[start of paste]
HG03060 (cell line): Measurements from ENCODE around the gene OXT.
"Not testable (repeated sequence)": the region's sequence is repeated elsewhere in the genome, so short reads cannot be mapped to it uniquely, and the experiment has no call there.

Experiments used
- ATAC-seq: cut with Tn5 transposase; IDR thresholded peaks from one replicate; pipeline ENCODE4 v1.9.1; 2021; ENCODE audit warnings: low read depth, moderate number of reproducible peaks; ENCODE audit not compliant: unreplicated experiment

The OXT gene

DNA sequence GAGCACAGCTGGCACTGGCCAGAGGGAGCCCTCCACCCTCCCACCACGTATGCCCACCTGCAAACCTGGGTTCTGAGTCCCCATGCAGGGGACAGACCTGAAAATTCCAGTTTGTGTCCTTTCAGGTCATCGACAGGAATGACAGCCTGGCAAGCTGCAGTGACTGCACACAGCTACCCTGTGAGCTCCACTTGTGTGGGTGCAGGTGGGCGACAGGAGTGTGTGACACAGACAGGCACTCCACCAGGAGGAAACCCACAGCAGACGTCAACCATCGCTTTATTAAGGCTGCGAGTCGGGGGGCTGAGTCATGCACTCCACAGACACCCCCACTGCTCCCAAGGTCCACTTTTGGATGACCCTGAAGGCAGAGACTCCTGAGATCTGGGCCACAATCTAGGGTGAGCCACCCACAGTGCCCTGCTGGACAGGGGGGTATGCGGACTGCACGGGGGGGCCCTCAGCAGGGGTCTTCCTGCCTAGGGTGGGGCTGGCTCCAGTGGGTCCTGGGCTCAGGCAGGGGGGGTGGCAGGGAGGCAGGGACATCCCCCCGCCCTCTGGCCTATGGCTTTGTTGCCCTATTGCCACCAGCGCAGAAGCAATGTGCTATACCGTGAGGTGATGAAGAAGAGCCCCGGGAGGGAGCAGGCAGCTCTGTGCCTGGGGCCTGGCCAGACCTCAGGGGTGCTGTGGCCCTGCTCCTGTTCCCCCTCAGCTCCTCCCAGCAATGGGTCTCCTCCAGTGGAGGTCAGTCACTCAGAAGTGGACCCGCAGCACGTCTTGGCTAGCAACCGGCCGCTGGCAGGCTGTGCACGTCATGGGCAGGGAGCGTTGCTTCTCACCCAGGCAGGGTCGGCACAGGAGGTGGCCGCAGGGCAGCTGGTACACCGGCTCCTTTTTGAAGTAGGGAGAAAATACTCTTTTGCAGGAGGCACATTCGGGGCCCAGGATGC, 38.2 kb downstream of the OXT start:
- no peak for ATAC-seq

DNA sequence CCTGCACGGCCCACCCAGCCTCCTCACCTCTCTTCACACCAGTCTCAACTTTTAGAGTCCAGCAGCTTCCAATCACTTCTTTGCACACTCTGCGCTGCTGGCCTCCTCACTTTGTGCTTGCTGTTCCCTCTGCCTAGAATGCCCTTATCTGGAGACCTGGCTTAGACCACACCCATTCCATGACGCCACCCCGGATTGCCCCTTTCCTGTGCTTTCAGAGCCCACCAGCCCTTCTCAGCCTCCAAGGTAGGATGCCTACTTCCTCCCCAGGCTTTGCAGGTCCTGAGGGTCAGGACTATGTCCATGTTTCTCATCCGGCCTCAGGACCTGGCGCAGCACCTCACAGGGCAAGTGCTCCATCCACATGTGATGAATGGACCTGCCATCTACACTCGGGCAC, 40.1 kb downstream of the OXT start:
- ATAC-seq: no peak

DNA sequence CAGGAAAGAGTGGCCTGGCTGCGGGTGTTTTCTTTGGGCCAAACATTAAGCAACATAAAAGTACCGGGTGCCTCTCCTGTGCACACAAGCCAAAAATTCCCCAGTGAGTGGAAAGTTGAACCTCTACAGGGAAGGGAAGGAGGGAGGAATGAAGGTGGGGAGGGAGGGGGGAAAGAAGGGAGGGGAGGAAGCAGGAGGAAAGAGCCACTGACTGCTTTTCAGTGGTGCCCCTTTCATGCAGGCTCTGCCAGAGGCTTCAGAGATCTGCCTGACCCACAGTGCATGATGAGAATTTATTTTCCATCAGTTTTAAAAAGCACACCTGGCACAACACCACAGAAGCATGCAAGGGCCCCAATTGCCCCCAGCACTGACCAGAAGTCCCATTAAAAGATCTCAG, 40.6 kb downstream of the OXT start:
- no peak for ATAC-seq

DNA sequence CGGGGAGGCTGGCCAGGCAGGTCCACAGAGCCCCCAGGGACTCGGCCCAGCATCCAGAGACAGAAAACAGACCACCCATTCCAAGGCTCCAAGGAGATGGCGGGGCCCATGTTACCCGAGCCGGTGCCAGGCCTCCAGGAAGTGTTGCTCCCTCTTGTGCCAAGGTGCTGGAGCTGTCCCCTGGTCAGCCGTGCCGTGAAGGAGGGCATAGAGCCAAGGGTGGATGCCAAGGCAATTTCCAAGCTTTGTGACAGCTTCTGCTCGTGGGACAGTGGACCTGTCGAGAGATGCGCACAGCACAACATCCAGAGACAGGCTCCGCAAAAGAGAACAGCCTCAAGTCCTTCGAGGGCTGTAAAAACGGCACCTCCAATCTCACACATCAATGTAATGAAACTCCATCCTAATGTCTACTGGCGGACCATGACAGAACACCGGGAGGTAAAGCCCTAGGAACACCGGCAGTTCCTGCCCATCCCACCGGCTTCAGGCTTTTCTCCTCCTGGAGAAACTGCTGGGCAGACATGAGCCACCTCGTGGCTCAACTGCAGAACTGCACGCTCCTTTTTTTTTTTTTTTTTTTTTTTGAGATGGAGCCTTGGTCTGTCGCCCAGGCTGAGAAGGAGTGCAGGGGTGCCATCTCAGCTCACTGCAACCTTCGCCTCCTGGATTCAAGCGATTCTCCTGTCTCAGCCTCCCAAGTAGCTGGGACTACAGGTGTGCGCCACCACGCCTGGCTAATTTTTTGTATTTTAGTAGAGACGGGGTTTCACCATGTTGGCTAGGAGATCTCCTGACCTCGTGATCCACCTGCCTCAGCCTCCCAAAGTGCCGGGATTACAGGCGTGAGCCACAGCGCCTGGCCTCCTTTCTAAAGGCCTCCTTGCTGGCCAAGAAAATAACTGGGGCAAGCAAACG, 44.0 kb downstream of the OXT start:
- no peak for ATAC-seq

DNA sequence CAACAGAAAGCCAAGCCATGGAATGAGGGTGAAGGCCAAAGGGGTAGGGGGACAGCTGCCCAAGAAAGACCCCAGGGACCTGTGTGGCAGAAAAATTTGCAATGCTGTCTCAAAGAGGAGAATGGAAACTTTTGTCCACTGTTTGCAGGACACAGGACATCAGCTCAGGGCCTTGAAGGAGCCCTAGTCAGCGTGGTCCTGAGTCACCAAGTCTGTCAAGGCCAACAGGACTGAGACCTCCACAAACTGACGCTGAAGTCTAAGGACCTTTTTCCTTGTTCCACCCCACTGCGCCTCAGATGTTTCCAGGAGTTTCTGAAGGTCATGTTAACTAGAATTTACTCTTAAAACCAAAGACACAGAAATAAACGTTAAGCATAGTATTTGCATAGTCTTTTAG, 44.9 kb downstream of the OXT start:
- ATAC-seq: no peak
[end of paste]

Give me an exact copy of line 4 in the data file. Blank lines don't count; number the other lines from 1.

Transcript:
- ATAC-seq: cut with Tn5 transposase; IDR thresholded peaks from one replicate; pipeline ENCODE4 v1.9.1; 2021; ENCODE audit warnings: low read depth, moderate number of reproducible peaks; ENCODE audit not compliant: unreplicated experiment